Scientists have found a way to quickly convert a semiconductor to metal and vice versa
The researchers found that light can quickly switch material between semiconducting and metallic states.
Many modern technologies are based on transistors, usually consisting of several semiconductors, inferior to metals in conductivity. This design limits their performance and the minimum size of the devices. Although their properties can be changed by chemical alloying, this process is irreversible.
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Now a group of scientists from the Max Planck Society has discovered that by laser acting on the surface of semiconductor zinc oxide, it can be easily converted to metal and vice versa. This photodoping is achieved due to the fact that light changes the electronic properties of the material. As a result, electrons suddenly begin to move freely, and current can flow as freely as in a metal. After turning off the light, zinc oxide quickly reverts to a semiconducting state.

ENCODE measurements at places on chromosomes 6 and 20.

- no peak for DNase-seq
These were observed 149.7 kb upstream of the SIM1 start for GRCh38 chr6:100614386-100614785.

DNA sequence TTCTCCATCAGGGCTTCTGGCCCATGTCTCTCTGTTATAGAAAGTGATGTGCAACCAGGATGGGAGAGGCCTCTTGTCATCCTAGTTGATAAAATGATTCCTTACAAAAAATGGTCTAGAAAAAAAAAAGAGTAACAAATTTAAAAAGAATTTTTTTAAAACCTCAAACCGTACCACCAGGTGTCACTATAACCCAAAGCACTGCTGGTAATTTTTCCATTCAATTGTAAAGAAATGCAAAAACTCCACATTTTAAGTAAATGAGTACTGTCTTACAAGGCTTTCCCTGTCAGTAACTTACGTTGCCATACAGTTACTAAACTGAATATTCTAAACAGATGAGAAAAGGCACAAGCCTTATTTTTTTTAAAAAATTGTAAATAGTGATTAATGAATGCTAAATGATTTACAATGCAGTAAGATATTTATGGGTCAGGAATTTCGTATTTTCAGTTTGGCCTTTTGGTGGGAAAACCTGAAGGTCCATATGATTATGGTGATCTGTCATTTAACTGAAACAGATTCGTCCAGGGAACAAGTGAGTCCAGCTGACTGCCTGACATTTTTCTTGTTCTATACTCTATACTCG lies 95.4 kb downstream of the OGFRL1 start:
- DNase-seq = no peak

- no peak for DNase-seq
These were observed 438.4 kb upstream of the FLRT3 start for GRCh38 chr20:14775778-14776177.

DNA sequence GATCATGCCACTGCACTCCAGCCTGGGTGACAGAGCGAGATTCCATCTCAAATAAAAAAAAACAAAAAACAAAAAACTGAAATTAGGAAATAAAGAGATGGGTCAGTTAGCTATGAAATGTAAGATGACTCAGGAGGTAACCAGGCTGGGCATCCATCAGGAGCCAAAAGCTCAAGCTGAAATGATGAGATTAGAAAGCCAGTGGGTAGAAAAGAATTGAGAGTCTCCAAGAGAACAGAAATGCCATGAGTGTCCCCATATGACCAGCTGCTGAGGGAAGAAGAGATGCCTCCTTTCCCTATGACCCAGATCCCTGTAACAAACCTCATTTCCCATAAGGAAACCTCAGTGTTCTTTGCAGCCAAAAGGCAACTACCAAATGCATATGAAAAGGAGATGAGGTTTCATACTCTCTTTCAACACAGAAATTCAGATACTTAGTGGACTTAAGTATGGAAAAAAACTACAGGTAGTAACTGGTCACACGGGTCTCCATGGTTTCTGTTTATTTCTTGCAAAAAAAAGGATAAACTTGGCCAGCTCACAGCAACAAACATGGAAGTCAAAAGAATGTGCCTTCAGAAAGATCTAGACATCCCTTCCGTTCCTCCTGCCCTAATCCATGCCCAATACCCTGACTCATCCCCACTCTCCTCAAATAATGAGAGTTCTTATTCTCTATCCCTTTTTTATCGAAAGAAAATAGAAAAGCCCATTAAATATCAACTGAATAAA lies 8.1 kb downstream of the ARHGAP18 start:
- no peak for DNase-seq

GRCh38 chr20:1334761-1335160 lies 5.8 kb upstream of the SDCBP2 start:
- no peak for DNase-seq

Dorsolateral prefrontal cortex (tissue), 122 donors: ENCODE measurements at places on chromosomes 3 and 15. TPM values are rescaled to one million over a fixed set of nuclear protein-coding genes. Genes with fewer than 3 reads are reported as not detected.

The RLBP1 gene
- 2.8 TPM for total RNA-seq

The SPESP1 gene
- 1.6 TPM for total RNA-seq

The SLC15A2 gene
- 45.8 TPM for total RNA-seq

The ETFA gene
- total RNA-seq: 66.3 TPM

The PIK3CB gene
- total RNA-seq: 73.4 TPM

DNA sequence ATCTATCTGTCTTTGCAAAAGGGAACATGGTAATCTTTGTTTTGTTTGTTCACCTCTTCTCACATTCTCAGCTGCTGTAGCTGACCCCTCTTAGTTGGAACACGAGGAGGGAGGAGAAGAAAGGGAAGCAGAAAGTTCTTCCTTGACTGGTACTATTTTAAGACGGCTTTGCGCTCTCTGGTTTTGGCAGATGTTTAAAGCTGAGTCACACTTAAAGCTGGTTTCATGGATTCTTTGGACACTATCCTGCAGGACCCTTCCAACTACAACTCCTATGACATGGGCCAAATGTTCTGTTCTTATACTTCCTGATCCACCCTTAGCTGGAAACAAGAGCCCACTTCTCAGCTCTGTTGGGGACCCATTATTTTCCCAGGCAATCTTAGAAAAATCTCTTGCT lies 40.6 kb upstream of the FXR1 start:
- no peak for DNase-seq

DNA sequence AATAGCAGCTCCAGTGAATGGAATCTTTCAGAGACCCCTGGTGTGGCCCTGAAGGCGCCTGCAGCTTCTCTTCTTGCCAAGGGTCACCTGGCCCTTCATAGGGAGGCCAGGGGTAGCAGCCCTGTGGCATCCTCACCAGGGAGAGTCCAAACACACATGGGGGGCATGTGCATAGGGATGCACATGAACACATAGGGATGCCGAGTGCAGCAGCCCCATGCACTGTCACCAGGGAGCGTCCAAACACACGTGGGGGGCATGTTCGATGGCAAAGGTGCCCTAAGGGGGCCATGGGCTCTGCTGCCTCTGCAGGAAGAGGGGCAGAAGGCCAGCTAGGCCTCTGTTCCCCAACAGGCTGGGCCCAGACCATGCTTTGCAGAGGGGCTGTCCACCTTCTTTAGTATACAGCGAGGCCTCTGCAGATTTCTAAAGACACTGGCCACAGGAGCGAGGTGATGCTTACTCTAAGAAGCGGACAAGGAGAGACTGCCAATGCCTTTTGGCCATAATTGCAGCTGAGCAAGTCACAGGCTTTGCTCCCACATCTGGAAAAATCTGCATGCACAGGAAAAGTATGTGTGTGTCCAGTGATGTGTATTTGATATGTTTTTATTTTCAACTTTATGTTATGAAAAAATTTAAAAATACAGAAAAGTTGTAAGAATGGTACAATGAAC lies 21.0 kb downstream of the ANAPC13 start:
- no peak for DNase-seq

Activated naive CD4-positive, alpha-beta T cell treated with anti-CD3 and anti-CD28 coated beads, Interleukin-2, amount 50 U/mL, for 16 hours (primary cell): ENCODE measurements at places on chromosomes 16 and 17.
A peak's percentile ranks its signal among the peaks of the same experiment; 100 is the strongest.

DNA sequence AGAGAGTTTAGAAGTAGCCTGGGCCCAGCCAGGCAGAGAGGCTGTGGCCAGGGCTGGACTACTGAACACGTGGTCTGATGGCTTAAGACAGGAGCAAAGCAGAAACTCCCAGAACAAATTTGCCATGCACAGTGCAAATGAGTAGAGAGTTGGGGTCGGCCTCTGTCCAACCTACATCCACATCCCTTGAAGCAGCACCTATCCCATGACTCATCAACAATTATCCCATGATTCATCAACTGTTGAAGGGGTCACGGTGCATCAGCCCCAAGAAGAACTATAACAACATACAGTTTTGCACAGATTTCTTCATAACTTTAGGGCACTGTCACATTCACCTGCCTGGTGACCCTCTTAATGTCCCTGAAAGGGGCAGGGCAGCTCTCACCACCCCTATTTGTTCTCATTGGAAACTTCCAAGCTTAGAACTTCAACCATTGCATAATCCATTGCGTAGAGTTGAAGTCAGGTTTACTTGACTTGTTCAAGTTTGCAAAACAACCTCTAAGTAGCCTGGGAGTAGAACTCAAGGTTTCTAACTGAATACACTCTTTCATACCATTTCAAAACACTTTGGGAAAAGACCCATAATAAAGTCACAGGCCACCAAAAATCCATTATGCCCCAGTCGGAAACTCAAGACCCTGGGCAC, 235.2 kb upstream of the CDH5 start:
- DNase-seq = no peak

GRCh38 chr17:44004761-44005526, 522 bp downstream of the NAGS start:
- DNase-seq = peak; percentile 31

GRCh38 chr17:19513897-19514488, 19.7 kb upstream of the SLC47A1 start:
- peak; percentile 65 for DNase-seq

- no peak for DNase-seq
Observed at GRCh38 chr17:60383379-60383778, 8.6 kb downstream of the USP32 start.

According to the researchers, despite completely different approaches, the optical method affects the material in the same way as chemical doping. They also point out that huge changes can be made quickly this way, even at very low laser power. Switching takes place in just 20 femtoseconds.
This discovery could lead to the development of ultrafast optically controlled transistors. In the future, the group will study other semiconductors, hoping to find more energy efficient options.
Earlier, we also reported on the development of a technology that allows the production of metals 4 times harder than normal.
, photo and video: Max Planck Society